If I sound self-effacing let me assure you, I’m not. I truly believe that right now, at this moment in time, the only thing I have to contribute to society is the money I have made writing fiction, not the fiction itself. I know people say entertainment is needed in times like these, that people need to escape, but I’ve never been one of those people. When I was thirteen Arthur Miller was my idol. I wanted to hold a “mirror up to nature” as Shakespeare dictated. Yes, I know, I sound insufferable. But, it’s only because I really am!
Though, sometimes, when we get it right, the fiction we write actually does what Hamlet instructed. This was the case of an episode of New Amsterdam called “Pandemic” written by David Foster (a Harvard trained M.D.) and directed by Nick Gomez. David wrote the episode in 2019 about a flu pandemic overtaking our fictional hospital in New York. During a bad year, influenza can kill up to 80,000 Americans. We wanted to get this message out. And the best way to do that was to scare you so bad you’d be washing your hands during the commercial breaks. We showed what happens when our hospital has to erect tents in the parking lot because every bed is taken. When the doctors and nurses and medical techs have been working back to back shifts because their replacements are sick. When panic sets in. When people are quarantined. When people die.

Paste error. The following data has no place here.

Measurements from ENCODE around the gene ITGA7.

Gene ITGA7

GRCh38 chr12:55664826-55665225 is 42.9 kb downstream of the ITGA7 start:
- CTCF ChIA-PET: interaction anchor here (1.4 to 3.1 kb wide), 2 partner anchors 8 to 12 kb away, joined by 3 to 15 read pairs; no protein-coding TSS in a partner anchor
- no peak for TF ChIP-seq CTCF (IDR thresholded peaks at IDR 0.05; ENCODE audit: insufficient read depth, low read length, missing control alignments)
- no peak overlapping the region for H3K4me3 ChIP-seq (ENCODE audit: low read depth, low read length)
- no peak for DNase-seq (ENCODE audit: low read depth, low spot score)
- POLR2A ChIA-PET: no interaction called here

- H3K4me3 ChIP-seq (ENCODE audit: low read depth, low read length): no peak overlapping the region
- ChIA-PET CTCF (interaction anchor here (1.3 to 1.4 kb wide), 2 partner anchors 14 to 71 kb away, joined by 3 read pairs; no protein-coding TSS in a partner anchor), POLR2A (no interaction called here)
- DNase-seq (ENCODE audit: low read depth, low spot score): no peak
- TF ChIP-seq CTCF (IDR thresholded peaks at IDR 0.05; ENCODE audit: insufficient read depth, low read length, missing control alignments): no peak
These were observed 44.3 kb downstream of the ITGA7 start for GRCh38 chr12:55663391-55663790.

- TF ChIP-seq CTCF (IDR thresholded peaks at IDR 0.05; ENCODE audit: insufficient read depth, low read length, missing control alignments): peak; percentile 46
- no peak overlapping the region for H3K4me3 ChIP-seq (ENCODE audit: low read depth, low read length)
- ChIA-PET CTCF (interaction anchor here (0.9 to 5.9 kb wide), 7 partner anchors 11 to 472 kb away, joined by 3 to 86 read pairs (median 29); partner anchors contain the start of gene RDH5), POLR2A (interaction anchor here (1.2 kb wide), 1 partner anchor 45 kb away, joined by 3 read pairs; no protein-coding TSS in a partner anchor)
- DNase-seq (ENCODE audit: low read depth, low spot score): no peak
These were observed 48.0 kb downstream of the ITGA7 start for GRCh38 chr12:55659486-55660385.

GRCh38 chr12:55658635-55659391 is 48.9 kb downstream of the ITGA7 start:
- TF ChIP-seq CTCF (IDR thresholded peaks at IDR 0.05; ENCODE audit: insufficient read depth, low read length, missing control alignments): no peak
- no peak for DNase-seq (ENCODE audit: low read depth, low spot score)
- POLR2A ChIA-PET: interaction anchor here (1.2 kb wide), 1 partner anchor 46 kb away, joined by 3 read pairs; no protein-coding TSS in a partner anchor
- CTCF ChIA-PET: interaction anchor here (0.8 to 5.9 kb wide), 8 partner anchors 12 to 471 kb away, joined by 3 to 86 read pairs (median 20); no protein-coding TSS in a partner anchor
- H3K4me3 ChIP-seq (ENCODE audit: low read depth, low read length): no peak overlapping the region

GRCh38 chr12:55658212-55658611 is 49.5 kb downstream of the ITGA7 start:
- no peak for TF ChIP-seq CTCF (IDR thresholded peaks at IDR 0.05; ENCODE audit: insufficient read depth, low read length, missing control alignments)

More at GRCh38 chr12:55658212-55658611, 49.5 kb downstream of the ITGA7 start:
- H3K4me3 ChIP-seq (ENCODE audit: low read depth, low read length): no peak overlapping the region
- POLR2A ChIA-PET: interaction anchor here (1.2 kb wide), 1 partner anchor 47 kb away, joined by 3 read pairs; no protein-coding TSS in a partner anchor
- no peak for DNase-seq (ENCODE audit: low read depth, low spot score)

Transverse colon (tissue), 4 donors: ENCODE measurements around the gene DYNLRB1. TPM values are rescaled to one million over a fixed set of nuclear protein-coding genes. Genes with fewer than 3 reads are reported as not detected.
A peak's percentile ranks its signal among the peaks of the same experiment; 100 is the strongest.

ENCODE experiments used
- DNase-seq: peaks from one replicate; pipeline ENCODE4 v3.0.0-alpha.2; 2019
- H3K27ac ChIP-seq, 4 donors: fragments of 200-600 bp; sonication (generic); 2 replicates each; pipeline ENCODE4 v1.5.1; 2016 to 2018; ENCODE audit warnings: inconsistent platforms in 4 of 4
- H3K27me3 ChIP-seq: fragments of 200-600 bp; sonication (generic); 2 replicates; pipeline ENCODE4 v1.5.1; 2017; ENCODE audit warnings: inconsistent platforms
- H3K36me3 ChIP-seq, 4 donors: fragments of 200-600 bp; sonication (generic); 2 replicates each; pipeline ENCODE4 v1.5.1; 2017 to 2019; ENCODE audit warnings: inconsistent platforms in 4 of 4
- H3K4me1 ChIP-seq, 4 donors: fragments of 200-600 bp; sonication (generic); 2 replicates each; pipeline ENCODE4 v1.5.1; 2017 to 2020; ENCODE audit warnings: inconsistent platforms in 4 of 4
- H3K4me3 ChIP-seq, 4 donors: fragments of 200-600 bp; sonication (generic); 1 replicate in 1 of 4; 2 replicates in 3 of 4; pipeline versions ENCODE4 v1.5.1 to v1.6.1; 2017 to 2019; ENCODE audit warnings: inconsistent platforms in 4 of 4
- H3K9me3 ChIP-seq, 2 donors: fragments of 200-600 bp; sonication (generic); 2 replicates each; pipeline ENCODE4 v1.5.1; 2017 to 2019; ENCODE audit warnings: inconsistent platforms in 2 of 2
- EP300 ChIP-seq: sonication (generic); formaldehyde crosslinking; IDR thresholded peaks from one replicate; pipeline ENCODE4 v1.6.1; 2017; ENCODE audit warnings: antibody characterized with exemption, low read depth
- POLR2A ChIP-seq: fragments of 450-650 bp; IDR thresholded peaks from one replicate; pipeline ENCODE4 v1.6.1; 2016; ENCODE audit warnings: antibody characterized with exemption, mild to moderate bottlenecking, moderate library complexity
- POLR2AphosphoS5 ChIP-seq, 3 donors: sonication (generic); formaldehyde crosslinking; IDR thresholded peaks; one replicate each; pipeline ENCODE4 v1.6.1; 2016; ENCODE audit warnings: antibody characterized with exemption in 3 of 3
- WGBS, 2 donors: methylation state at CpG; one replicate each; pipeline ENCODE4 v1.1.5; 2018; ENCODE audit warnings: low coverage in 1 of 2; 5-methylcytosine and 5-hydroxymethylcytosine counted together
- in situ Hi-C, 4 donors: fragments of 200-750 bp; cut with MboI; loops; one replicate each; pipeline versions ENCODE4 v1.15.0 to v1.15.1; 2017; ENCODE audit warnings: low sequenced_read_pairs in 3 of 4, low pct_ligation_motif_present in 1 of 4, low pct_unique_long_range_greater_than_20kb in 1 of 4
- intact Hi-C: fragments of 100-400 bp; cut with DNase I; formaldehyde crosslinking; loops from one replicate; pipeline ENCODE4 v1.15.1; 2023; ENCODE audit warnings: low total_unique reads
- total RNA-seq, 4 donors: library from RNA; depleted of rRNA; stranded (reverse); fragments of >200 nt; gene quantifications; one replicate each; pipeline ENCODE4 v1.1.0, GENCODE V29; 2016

Sometimes, what the mirror reflects back is too horrifying to look at.
This is why NBC recently decided not air “Pandemic”. David even renamed it, “Our Doors Are Always Open”, as a salve. But, let’s call it what it is. We shot a fictional pandemic episode right before a real pandemic hit. People are dying in real life. Do we really want to watch fake people die too? Some would say yes. It’s not for nothing Contagion and Outbreak are at the top of the iTunes chart. The reason we engage with fiction is to watch our heroes battle the monsters we can’t and to learn from their struggle. There’s hope in that. Hope is the reason fiction exists.
New York State now accounts for seven percent of the world’s infections. And by the time you read this, it will most likely be more. The images we put on screen, of New Yorkers fleeing parks, autopsies in makeshift labs, are hard to watch. Some would say exploitative. Some would say in bad taste. Now they won’t say anything. Because the mirror has been taken down. For better and for worse.
I need to call attention to the fact that members of our cast and crew are now sick. One of our writers is sick. Daniel Dae Kim, whose character was introduced in this episode, tested positive for Covid-19 a few days after we shut down production. I know most, if not all of us want this episode to air. We poured our hearts and souls into it. And it will air. Just not now. And when it does some will still say it’s exploitative. Some will still say it’s in bad taste. And some will be grateful to have their experiences reflected back to them. To show them that they were not alone. In a time when isolation was the only way to survive. That there was and is… hope.